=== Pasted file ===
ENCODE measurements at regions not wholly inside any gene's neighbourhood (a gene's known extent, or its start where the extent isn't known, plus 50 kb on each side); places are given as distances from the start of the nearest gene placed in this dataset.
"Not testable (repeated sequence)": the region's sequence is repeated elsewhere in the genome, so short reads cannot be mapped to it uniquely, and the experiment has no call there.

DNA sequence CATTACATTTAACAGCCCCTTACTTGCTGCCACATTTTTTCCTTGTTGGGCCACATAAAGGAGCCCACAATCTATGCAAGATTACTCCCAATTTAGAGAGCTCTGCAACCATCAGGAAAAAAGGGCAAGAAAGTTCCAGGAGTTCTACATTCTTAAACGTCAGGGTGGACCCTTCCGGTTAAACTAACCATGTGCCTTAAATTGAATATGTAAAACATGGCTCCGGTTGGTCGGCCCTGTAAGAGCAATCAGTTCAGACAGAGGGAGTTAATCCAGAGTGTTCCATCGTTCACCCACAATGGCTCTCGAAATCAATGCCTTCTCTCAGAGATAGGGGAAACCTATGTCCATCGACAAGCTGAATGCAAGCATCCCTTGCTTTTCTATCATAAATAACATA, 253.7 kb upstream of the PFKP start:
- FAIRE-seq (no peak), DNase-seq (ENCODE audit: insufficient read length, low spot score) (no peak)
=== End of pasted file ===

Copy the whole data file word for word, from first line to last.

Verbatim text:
ENCODE measurements at regions not wholly inside any gene's neighbourhood (a gene's known extent, or its start where the extent isn't known, plus 50 kb on each side); places are given as distances from the start of the nearest gene placed in this dataset.
"Not testable (repeated sequence)": the region's sequence is repeated elsewhere in the genome, so short reads cannot be mapped to it uniquely, and the experiment has no call there.

DNA sequence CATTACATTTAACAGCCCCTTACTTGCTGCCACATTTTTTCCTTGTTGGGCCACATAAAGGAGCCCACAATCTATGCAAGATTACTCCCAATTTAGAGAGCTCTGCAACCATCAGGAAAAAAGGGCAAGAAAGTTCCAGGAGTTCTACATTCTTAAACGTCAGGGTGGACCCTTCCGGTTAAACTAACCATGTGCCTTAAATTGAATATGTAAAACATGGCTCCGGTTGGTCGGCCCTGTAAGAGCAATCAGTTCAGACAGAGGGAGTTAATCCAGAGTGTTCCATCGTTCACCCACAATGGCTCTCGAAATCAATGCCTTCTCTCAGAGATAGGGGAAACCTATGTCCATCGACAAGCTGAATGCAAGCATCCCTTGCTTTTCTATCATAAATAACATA, 253.7 kb upstream of the PFKP start:
- FAIRE-seq (no peak), DNase-seq (ENCODE audit: insufficient read length, low spot score) (no peak)